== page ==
Tuesday, August 08, 2017

Mountain benders ... always the best plan

Less than one week before the Ouray 100, Beat conceded that his hip pain wasn't improving, and he couldn't start this monstrous mountain race without jeopardizing his "A" races in Europe later this month. I sympathized with his decision but selfishly felt bummed for myself. Even though I'd already decided pacing wasn't in the cards (shallow breathing = no higher gears = too slow), I was looking forward to visiting Ouray, hanging out with punch-drunk hilarious runners and volunteers at aid stations, and hiking in the San Juans. Beat pointed out that the hotel room he'd already paid for was nonrefundable, and there was no reason I couldn't still do all of those things. I contacted the race director to volunteer for an aid station shift and made a plan — leave Boulder at 8 a.m. Thursday, return at 8 p.m. Sunday. That was 84 hours minus 16 hours of driving and 8 hours of volunteering, leaving 60 hours for hiking. Of course the dull necessities of sleeping and eating would have to cut into that limit.

The route between my house and Ouray is a solid seven hours without stops or traffic. Between the two points are steep and winding highways that traverse a swath of big mountains. I thought I could carve enough time out of Thursday to climb one of them. A quick glance at a map told me the trailhead to Mount Shavano was one of the closest en route. I made the calculations that I call "failure math" (the numbers one uses to justify backing out of big adventures, i.e. when's the latest I can leave? What's the slowest possible speed? What's my absolute cutoff?) I needed to arrive in Ouray before 9 p.m., or the hotel's front desk would close and I'd be locked out for the night. Stupidly, I did not bring any camping gear as a contingency plan.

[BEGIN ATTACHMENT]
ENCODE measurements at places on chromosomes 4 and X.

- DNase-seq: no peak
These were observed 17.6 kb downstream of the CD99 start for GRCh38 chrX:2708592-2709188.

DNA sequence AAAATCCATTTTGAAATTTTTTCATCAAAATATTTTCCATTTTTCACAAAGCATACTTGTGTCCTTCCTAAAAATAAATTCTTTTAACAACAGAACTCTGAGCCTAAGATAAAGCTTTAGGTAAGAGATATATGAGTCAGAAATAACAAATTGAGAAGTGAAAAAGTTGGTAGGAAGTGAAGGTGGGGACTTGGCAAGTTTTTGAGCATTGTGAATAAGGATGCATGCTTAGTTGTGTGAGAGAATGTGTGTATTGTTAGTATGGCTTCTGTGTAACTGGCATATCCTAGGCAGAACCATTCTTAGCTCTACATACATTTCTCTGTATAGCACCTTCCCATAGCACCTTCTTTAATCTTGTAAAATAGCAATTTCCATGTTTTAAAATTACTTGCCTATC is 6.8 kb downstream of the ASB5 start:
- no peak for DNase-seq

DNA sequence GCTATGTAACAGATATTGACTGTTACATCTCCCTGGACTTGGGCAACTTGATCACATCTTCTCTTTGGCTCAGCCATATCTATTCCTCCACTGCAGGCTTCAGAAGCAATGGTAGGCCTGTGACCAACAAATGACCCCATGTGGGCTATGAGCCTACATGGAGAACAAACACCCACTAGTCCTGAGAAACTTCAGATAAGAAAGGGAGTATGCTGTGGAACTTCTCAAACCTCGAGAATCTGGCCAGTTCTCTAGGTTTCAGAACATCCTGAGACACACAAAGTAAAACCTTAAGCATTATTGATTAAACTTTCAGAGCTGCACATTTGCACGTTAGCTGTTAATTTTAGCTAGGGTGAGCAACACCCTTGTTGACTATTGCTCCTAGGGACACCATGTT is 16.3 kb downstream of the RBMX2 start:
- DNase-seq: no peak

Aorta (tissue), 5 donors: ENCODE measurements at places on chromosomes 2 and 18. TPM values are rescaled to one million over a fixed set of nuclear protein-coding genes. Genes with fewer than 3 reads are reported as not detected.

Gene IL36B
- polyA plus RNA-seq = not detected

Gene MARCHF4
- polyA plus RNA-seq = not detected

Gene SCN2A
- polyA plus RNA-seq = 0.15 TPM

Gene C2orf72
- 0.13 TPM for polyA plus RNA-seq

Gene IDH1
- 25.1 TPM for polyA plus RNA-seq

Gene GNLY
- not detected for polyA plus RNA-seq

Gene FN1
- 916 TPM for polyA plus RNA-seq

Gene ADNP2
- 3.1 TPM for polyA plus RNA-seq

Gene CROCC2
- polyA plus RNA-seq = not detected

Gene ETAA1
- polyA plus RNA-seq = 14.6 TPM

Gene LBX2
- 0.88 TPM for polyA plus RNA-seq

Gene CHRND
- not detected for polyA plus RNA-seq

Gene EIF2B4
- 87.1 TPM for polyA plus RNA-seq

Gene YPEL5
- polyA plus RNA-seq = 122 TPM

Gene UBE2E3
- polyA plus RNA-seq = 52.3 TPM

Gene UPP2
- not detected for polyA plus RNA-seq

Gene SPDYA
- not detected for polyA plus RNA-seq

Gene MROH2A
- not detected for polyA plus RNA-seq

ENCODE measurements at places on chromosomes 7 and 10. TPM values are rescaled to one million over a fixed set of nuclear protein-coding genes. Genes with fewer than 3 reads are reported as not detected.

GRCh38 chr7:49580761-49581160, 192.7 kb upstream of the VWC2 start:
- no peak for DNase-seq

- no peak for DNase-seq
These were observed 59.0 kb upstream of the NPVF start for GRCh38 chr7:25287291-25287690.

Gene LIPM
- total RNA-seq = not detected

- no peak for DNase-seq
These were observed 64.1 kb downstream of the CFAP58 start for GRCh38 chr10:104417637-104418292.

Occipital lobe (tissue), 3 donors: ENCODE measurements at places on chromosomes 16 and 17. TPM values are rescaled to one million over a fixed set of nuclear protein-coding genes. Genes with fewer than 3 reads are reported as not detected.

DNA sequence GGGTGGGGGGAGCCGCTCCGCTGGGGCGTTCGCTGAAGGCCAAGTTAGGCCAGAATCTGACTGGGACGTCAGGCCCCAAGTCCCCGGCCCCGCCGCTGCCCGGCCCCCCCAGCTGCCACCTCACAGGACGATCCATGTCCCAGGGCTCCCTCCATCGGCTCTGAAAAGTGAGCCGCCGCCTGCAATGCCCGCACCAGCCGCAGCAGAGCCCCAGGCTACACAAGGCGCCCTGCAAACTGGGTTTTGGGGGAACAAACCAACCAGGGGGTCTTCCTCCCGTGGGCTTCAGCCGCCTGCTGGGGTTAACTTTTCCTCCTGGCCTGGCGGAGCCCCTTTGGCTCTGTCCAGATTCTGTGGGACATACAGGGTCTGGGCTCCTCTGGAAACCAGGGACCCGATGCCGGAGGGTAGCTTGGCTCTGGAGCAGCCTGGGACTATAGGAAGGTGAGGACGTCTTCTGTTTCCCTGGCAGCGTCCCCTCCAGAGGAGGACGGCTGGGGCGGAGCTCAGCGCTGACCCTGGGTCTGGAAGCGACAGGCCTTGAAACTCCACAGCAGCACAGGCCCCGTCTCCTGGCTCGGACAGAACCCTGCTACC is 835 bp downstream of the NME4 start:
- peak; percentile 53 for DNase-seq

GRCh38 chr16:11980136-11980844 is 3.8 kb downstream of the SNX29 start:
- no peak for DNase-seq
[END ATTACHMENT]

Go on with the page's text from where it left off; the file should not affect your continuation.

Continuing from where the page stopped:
Arriving at the trailhead around 12:15 p.m., failure math concluded that I had four hours to spare, with five hours as the absolute cutoff — but that would leave no leeway for traffic or slowdowns, no time to stop for dinner, and I'd still probably end up sleeping in the car. Dark clouds were already gathering over the valley. Could I tag Shavano in four hours? Nine miles round trip with 4,500 feet of climbing, at an altitude between 9,700 and 14,200 feet, weather iffy, trail technicality unknown? It seemed unlikely, and didn't really matter, but I hadn't yet visited a single fourteener since moving to Colorado. I was going to be at least a little disappointed if I didn't make it.

From the start I pegged my current maximum ability — heart pounding and wooziness building despite my best efforts not to breathe like a panicked child. I was unwilling to ease the lung-searing pace, but did bank on those dark clouds chasing me off the mountain and relieving me of this misery.